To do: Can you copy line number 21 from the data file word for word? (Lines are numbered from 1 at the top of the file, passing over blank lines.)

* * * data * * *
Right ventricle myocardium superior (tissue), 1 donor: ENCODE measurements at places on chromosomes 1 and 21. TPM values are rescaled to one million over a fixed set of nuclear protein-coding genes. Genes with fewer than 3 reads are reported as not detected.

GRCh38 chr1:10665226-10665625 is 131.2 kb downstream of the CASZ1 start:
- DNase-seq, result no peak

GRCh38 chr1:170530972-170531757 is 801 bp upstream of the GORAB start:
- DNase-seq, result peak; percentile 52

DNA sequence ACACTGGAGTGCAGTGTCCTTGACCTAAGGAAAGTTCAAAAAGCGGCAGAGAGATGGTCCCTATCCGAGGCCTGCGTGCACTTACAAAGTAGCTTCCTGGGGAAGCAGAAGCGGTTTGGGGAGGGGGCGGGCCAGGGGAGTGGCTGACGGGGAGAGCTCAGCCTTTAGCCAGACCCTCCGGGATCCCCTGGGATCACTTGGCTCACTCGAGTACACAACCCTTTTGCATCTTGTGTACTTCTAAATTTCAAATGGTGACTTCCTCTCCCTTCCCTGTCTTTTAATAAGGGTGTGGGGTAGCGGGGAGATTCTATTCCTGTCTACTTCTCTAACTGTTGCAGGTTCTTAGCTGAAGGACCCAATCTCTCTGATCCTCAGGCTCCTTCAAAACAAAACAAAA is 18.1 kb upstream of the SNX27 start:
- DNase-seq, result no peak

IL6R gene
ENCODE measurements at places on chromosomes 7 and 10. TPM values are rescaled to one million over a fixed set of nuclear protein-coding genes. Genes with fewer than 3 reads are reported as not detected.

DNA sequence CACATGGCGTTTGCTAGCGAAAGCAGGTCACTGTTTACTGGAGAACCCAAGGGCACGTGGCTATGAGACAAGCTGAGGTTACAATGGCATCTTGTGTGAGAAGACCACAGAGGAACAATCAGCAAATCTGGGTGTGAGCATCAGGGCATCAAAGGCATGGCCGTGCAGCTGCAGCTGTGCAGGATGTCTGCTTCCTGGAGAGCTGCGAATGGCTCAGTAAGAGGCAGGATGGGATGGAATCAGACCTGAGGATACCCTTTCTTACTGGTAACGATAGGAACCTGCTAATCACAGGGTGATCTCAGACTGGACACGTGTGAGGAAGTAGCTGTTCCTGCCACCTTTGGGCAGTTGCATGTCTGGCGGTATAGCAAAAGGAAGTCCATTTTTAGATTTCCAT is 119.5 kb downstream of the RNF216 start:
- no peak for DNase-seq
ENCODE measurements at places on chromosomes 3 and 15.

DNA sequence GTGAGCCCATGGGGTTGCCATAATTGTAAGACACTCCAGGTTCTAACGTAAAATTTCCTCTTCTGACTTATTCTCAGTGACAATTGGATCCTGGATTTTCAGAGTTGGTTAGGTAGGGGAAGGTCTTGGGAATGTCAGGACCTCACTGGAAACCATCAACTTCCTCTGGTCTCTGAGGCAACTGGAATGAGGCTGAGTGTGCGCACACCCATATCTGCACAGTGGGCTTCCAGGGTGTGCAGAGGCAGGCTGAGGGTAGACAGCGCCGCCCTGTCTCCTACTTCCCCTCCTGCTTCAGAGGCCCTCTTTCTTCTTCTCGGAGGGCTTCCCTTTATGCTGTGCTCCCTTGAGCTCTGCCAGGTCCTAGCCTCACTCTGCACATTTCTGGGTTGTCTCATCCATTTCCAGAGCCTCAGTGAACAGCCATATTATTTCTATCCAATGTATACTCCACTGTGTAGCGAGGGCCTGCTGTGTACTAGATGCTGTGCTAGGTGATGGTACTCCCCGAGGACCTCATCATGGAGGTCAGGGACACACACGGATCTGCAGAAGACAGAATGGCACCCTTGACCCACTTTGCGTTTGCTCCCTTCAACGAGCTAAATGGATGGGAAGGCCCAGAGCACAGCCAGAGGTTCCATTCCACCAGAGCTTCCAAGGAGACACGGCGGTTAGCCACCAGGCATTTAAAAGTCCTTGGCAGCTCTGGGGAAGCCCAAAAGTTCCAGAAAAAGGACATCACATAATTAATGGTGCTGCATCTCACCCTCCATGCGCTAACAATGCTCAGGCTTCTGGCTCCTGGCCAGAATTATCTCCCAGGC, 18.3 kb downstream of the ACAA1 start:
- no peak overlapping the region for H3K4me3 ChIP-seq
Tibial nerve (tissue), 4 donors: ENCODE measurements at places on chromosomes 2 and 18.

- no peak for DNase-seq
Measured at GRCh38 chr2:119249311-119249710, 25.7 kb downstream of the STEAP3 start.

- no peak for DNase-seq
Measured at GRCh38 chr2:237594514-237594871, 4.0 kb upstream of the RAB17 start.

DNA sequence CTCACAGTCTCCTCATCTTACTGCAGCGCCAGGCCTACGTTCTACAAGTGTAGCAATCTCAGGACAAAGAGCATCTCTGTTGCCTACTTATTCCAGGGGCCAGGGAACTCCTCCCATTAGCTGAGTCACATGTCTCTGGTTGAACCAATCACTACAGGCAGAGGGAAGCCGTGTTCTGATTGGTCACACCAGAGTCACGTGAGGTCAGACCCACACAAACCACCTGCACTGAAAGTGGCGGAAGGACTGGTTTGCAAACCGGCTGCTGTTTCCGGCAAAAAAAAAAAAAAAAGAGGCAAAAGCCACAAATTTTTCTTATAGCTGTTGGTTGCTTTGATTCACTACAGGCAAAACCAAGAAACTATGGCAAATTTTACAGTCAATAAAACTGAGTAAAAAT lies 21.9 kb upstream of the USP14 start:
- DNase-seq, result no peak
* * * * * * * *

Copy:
- DNase-seq, result no peak